orgtheory.net

the new rules of getting a job

An article in Inside Higher Ed about the new realities of the academic job market. Although the article focuses explicitly on political science, I think the lessons and insights apply to most markets. Grad students are already well aware of the scarcity of jobs this year, but department chairs, advisors, and graduate directors should definitely read this.

Written by brayden king

September 8, 2009 at 2:10 pm

Posted in academia, brayden

16 Responses

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  1. […] universitaires (aux USA) Billet publié le 08/09/2009Un bel article dans Inside Higher Ed. (via OrgTheory). J’en retiens de long paragraphes sur les sites qui renseignent les candidats au recrutement […]

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  2. any thoughts by individuals in the know onm how the market is looking this year? it seems many of the top schools are hiring in OB (NW, Chicago, Harvard, Yale, UNC, INSEAD), but the number of positions available overall are lower, with obviously a great amount of competition.

    anecdotally, at AoM i heard from a colleague that it is ‘better than last year, but not as good as years in the past’ (though I am not sure where this person finds their info).

    pb

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    Peter Boumgarden

    September 8, 2009 at 4:13 pm

  3. The ASA job bank looks pretty grim this year. Many of the traditional big names do not have ads posted. However, my guess is that starting in fall 2010, a lot of schools will feel the need for additional faculty (though some state universities will not be able to hire until 2011). Interesting IHE article, though. It would be nice to see department chairs and search committee heads become a little more skeptical of the value of publishing while still in grad school.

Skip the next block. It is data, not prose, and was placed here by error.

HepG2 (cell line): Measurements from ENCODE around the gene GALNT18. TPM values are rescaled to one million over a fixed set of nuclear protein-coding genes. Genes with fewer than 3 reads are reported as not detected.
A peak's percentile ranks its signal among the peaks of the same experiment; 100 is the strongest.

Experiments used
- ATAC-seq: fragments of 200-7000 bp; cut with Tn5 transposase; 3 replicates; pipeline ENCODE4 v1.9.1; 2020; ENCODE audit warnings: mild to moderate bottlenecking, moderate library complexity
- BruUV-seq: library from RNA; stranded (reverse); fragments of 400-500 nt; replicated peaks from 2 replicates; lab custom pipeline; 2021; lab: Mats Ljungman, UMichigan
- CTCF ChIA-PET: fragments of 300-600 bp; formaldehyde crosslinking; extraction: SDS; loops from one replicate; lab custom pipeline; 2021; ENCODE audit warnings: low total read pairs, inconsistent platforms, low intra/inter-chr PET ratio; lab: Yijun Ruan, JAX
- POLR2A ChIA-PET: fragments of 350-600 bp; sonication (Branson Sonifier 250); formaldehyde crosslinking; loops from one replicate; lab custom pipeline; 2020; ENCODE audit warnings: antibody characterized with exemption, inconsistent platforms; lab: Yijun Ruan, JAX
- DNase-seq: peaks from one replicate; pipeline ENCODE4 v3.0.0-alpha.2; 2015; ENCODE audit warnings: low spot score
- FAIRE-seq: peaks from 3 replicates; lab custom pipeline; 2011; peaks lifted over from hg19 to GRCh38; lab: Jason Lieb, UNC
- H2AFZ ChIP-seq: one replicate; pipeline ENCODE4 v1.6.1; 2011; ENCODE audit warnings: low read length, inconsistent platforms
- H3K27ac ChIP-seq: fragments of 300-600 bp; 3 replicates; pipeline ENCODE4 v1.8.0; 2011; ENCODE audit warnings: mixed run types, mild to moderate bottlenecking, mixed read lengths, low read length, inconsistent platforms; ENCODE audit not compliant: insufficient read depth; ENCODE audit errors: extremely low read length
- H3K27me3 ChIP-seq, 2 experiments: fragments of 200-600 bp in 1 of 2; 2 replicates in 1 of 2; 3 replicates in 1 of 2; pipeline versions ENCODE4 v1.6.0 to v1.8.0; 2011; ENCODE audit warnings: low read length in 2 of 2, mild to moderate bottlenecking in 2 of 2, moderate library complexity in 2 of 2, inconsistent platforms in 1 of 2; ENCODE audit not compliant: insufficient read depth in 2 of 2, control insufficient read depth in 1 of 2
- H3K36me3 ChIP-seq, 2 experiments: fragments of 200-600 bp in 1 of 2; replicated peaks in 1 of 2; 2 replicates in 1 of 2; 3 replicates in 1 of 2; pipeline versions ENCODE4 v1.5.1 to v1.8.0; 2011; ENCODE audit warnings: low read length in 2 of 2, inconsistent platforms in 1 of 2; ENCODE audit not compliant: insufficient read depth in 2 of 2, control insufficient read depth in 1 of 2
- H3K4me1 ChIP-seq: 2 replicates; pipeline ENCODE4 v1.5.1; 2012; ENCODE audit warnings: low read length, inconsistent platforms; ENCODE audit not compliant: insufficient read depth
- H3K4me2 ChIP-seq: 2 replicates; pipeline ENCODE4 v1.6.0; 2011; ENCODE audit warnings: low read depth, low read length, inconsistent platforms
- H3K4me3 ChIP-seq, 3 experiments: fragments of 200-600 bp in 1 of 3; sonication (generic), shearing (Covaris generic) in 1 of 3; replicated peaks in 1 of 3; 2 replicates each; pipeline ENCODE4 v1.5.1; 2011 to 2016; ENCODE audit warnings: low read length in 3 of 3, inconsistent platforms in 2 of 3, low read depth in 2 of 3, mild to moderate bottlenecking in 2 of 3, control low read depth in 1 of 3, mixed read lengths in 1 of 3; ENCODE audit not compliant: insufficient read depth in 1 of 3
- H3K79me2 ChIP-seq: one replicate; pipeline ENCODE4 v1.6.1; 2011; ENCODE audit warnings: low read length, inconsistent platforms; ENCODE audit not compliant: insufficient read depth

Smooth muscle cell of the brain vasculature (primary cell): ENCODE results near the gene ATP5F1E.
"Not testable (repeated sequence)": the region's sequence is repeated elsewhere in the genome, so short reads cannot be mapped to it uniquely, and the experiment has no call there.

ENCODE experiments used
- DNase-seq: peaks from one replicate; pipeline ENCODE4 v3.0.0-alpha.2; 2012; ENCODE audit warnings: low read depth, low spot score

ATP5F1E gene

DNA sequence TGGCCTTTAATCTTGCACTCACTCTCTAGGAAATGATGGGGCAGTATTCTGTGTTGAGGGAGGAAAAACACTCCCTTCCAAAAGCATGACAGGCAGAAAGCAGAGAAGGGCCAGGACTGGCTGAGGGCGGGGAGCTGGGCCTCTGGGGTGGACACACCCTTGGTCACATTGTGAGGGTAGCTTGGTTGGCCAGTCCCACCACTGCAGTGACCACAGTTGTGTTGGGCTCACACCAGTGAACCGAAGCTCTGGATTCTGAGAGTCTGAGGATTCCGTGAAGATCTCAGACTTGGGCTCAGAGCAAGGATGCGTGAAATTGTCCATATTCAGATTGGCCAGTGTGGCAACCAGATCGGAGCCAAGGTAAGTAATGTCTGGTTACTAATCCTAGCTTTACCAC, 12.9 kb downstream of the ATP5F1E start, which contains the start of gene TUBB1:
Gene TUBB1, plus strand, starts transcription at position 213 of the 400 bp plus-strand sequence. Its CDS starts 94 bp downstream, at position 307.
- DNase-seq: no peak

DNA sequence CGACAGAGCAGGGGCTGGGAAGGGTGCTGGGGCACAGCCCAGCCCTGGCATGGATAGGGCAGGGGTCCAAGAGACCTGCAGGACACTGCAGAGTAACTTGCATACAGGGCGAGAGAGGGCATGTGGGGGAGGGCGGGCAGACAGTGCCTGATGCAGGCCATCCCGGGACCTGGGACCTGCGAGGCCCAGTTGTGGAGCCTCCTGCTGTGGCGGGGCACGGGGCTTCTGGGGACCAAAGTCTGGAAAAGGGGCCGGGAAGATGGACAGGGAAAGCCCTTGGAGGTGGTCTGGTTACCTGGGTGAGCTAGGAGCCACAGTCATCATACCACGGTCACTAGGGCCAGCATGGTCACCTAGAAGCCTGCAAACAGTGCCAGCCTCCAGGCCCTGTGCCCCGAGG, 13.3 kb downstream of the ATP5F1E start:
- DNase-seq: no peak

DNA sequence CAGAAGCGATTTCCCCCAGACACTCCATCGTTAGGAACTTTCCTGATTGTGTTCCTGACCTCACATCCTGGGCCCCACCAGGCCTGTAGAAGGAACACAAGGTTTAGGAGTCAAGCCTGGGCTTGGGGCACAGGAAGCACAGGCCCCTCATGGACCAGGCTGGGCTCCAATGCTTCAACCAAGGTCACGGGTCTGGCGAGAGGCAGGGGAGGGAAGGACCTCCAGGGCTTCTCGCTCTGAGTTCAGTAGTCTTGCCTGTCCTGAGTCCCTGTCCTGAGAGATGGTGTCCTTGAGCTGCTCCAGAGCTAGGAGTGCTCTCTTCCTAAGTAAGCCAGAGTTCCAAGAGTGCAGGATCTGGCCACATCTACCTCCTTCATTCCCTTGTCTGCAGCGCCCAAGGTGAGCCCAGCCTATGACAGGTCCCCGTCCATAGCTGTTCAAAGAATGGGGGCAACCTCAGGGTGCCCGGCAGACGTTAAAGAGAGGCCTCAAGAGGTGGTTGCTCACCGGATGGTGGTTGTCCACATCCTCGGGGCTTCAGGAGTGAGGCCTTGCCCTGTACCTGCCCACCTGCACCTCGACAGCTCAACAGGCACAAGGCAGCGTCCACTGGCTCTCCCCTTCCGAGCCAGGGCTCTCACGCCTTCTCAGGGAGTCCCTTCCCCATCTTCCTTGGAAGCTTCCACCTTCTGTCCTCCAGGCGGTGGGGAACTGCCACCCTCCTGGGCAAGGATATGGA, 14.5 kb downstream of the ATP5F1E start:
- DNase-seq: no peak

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    bedhaya

    September 8, 2009 at 5:35 pm

  4. “It would be nice to see department chairs and search committee heads become a little more skeptical of the value of publishing while still in grad school.”

    One school of thought is that promotion and tenure is driven by the publication record and the best predictor of the ability to publish in the tenure track is prior (i.e. grad school) publications. The dissertation experience is a poorer predictor.

    I’d like to see department chairs become a little more skeptical of repeated classroom teaching experiences while in grad school, so as to leave time for writing for publication.

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    REW

    September 8, 2009 at 7:23 pm

  5. Bedhaya – I don’t think that the message we should take from this is to be skeptical of publishing while in grad school. Based on recent performances, grad school publishing ability seems to be fairly highly correlated with post-graduate publishing. That’s not to say that we should value only the number of publications – quality is pretty important here.

    For me, one of the take-aways from the article is that the departments producing graduate students should be mindful of the shortage of jobs out there and should plan to adjust accordingly (e.g., find post-doc opportunities, find teaching opportunities for advanced students). In the long term the poor job market might actually encourage some programs to rethink their Phd program missions and either 1) develop a practitioner-track for students who do not plan on going on the academic job market or 2) reducing the number of Phds they produce.

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    brayden

    September 8, 2009 at 7:54 pm

  6. To put this year in perspective–two years ago there were around 200 assistant (one of the best years in the last decade) jobs for 450-500 applicants–this year (so far) there are around 60 assistant jobs for 600-650 applicants (estimates, of course). Half of the jobs this year are teaching the rest research. Of the research, half are either crim or race/ethnicity. Grim to say the least.

    Seems the applicant onslaught is fueled both by folks not landing jobs last year and those in upper cohorts loosing funding due to budget cuts.

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    scott

    September 8, 2009 at 8:29 pm

  7. Just to be clear, I’m not saying I think publishing in grad school is a bad thing. I agree that it’s generally well correlated with publishing on the tenure track. But for some people, especially qualitative folks, writing articles can interfere with dissertation writing and book writing. And some projects lend themselves more to books than articles (this is an issue for many ethnographers). So I hope that search committees recognize these issues, rather than just scanning CVs for ASR/AJS articles. Anyway, seeing the figures in Scott’s comment, none of this really matters in a year in which there are only 60 jobs for assistant professors! I certainly hope departments are having discussions along the lines of Brayden’s suggestions.